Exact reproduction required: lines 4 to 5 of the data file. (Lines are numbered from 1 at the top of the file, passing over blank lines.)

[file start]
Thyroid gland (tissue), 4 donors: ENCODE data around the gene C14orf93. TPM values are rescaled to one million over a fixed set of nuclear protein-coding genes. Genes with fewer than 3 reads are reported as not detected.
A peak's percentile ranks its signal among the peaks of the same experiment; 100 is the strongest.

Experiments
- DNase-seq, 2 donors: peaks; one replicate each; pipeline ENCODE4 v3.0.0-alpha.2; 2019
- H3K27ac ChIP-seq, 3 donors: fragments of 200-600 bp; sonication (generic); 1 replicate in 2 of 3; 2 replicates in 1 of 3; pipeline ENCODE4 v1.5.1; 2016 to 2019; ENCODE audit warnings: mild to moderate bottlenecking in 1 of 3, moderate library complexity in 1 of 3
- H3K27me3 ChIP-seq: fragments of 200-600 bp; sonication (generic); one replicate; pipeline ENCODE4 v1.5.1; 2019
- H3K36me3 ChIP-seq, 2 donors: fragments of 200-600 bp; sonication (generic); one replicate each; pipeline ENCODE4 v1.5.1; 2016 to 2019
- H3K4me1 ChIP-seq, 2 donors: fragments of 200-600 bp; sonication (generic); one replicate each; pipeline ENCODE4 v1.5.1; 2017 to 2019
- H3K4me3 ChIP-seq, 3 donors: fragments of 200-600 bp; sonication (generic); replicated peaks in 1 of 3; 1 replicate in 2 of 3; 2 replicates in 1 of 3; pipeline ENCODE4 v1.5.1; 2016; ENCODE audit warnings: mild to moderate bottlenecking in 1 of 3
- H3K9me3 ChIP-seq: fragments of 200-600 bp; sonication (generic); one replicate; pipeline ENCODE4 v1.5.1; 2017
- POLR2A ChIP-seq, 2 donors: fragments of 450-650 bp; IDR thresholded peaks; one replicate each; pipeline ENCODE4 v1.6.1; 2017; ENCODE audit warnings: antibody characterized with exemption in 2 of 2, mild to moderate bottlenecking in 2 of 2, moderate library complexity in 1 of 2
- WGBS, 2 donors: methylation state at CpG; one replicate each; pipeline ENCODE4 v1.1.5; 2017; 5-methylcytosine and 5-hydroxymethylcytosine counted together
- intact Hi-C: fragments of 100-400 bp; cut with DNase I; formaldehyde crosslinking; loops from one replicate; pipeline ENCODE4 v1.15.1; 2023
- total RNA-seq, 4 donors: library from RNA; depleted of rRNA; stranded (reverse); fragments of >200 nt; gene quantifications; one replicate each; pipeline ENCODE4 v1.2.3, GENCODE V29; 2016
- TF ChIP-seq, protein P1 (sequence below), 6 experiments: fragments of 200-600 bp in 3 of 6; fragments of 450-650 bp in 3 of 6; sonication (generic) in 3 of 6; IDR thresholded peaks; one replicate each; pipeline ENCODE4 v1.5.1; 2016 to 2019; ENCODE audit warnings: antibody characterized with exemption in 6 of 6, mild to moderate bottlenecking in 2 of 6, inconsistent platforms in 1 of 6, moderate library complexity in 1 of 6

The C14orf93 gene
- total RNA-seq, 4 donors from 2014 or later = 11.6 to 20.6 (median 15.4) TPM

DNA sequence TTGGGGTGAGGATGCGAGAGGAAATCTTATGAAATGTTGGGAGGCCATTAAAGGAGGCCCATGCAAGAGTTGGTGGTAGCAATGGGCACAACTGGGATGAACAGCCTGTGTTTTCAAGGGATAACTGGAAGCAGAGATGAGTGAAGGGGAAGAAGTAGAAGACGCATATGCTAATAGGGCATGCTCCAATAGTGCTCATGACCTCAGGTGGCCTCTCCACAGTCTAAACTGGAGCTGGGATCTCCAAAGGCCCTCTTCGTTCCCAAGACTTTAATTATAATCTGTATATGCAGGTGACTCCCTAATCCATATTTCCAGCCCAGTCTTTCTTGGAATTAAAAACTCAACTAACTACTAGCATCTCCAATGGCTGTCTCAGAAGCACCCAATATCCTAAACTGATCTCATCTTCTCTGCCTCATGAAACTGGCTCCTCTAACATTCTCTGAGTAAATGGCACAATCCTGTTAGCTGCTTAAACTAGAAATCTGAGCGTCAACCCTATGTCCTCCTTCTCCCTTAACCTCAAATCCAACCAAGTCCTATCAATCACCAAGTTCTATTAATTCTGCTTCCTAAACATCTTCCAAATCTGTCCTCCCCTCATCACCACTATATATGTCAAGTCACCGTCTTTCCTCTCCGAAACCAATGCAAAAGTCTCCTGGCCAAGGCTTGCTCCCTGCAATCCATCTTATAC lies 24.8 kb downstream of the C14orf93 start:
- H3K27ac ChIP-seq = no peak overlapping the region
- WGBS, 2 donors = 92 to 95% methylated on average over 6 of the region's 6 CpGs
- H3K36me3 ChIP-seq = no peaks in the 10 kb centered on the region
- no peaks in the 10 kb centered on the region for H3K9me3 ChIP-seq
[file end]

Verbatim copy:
- DNase-seq, 2 donors: peaks; one replicate each; pipeline ENCODE4 v3.0.0-alpha.2; 2019
- H3K27ac ChIP-seq, 3 donors: fragments of 200-600 bp; sonication (generic); 1 replicate in 2 of 3; 2 replicates in 1 of 3; pipeline ENCODE4 v1.5.1; 2016 to 2019; ENCODE audit warnings: mild to moderate bottlenecking in 1 of 3, moderate library complexity in 1 of 3